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Water and Fireballs, Karate Poses...Oh, Not This!

Movie Review: The Last Airbender (2010)
Spoilers: none


The Last Airbender has the grace and class of a skinny, sweaty, pale, off-his-meds schizophrenic man putting on a martial arts display in the middle of an intersection in a major metropolitan area. It comes as close as a movie can possibly come to being a textbook definition example of a grandiosely bad movie. And that's not grinding an ax.

When trying to keep its puny legs from buckling under the enormous weight of its would-be-aspiring and epic plot, it foolishly resolves to not be concerned about the fact that its muscles will just never be that strong. The content is thrown up in our faces way too fast, and as it was drawn out properly, was enough for three seasons-worth of cable programming, involving Asian folklore and an astrological-supernatural TV adaptation.

Most of the dialogue sounds like it was taken in heavy portions from an astrology encyclopedia—that or two geeks arguing over who put a fear spell on who first. You can count on one hand the lines that don't sound like they are being read directly off the prompt cards. Scenes with floating mammoth creatures are put in for no other reason than to have two kids say something to the affect of: “That creature floats.” Wasted camera shots, looking down from large ice monuments at hunters, are done in such a way that it takes a good five or six seconds to recognize what exactly you are looking at.

The inexcusably bad special effects and thrifty 3D is on league with the always unwelcome and cheesy breaking off into stiff martial arts poses and bad fight maneuvers that accompany cheap CGI water and fireballs. When not seeing flying lemur pets and dragon spirits, and glowing "spirit" fish and white-haired “spirit” girls, you are hearing repeated - enough times to make you woozy - the tireless lingo about the magical manipulation of the earth, water, fire, and wind elements, which would, I suppose, be less hated by Bubblegum Crisis or Dungeons and Dragons campaigners the world over. But that is of little significance to the lot of us (and I'm a D&D fan).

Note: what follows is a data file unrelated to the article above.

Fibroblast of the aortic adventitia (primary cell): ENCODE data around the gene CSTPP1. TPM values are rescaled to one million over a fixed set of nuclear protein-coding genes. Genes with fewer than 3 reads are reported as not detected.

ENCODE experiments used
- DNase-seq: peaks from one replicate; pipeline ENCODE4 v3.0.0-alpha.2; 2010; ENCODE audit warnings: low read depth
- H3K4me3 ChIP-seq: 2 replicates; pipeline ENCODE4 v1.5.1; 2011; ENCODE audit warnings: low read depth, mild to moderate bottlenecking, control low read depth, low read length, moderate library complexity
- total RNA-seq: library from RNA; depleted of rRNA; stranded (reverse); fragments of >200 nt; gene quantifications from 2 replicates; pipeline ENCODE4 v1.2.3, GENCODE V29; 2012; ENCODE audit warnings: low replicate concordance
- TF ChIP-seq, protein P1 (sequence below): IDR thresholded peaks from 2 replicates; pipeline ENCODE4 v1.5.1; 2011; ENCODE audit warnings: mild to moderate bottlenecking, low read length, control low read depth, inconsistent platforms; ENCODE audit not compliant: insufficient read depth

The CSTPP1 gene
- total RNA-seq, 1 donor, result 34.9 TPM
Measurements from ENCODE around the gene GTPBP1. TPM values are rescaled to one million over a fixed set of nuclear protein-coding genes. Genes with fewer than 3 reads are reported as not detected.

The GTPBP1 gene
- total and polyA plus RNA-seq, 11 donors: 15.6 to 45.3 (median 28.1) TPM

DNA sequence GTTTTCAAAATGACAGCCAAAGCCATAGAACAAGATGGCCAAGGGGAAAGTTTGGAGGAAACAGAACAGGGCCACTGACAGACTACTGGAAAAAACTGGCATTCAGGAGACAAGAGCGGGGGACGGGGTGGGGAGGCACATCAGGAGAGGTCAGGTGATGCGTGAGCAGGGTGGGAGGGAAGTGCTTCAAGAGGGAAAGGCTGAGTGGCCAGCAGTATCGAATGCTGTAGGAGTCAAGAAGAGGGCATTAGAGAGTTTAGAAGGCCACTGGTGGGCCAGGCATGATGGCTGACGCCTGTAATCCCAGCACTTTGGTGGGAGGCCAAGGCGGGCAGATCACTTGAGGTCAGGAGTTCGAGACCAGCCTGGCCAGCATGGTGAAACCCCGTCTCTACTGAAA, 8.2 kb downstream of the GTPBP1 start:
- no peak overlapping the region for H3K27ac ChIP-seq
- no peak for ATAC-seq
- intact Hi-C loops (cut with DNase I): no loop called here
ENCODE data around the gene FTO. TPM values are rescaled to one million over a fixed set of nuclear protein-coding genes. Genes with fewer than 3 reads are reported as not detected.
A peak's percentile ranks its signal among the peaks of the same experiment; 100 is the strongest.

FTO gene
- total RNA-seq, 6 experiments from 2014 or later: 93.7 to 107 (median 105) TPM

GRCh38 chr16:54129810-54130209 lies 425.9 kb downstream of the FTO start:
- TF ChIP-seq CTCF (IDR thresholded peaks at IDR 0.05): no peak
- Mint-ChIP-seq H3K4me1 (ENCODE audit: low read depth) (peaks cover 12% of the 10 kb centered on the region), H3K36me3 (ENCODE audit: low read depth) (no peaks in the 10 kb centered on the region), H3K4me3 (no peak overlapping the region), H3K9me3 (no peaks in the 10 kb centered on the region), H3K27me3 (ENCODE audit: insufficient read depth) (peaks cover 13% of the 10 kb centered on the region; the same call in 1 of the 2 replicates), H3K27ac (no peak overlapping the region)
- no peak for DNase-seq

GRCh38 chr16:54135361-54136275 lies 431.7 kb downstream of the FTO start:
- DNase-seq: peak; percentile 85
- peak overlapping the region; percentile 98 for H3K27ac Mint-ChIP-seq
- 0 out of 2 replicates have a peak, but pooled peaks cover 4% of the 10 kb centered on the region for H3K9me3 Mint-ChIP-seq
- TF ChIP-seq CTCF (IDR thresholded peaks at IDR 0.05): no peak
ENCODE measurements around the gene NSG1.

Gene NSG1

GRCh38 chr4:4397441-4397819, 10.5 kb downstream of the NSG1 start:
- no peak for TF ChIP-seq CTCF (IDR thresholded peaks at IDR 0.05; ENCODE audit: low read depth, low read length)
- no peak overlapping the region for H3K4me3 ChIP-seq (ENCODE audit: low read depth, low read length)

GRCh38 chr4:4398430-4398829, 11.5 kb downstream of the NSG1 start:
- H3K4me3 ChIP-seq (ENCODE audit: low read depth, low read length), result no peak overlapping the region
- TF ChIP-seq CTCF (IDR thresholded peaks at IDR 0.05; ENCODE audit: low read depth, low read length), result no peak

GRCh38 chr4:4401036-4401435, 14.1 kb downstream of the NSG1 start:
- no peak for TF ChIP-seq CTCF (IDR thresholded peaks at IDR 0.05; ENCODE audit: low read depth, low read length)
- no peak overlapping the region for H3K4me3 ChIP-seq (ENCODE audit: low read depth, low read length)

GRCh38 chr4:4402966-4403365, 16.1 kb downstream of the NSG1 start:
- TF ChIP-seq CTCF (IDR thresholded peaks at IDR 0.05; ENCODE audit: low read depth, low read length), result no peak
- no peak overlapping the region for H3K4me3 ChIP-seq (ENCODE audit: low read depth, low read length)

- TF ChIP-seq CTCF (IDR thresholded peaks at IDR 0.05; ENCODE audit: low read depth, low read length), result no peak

To get a brief synopsis of the plot, a child tells the story at the opening; it’s been a hundred years since the last avatar had come who could bend and balance all the elemental forces of the world. The kingdoms of Water, Air, and Earth are being conquered by the oppressive Fire Kingdom. Global harmony has ceased. They now strive unequally, without one who can master them all. But a young, new avatar is found.

Starring Noah Ringer as Aang, the next in a long line of avatars, and Dave “Slumdog Millionaire” Patel as Prince Zuko, air to the throne of the ambitious Fire Kingdom, The Last Airbender could have established itself as a memorable story. It brought to mind components of The Neverending Story (1984) and The Golden Child (1986), with a faint magical resemblance to Lord of the Rings that I wished could have counted towards something.

And yet, somewhere underneath it all was a plot that once made Nickelodeon proud. Sadly, Shyamalan's out-of-bounds creativity has put him in the penalty box once again in the making of another sorely disconnected cinematic concoction, without a care in the world as to how it would be perceived by viewing audiences.



Grade: F (0 stars)
Rated: PG (for intense sequences of action and violence, and some sensuality.)
Director: M. Night Shyamalan
Summary: A young successor to a long line of Avatars must put his childhood ways aside and stop the Fire Nation from enslaving the Water, Earth and Air nations.
Starring: Noah Ringer "Aang," Dev Patel "Prince Zuko," Nicola Peltz "Katara," Jackson Rathbone "Sokka," Shaun Toub "Uncle Iroh," Aasif Mandvi "Commander Zhao," Cliff Curtis "Fire Lord Ozai," Seychelle Gabriel "Princess Yue"
Genre: Action / Adventure / Family / Fantasy


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